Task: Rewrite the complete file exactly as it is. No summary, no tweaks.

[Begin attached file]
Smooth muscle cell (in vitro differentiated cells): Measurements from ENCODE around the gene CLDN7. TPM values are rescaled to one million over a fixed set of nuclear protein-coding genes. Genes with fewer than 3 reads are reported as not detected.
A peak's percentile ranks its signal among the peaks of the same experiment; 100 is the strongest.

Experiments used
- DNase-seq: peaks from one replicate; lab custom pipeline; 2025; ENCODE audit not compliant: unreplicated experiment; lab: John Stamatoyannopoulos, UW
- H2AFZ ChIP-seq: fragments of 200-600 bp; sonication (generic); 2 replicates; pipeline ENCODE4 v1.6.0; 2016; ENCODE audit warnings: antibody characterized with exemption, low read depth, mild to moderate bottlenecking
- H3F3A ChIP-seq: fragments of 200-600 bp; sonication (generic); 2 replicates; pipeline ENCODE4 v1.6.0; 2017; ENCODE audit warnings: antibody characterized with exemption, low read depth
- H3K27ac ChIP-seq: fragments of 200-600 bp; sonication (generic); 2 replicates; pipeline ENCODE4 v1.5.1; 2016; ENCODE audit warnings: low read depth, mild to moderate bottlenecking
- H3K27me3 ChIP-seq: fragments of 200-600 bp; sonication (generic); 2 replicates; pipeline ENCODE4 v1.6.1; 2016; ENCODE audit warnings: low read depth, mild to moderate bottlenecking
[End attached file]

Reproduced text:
Smooth muscle cell (in vitro differentiated cells): Measurements from ENCODE around the gene CLDN7. TPM values are rescaled to one million over a fixed set of nuclear protein-coding genes. Genes with fewer than 3 reads are reported as not detected.
A peak's percentile ranks its signal among the peaks of the same experiment; 100 is the strongest.

Experiments used
- DNase-seq: peaks from one replicate; lab custom pipeline; 2025; ENCODE audit not compliant: unreplicated experiment; lab: John Stamatoyannopoulos, UW
- H2AFZ ChIP-seq: fragments of 200-600 bp; sonication (generic); 2 replicates; pipeline ENCODE4 v1.6.0; 2016; ENCODE audit warnings: antibody characterized with exemption, low read depth, mild to moderate bottlenecking
- H3F3A ChIP-seq: fragments of 200-600 bp; sonication (generic); 2 replicates; pipeline ENCODE4 v1.6.0; 2017; ENCODE audit warnings: antibody characterized with exemption, low read depth
- H3K27ac ChIP-seq: fragments of 200-600 bp; sonication (generic); 2 replicates; pipeline ENCODE4 v1.5.1; 2016; ENCODE audit warnings: low read depth, mild to moderate bottlenecking
- H3K27me3 ChIP-seq: fragments of 200-600 bp; sonication (generic); 2 replicates; pipeline ENCODE4 v1.6.1; 2016; ENCODE audit warnings: low read depth, mild to moderate bottlenecking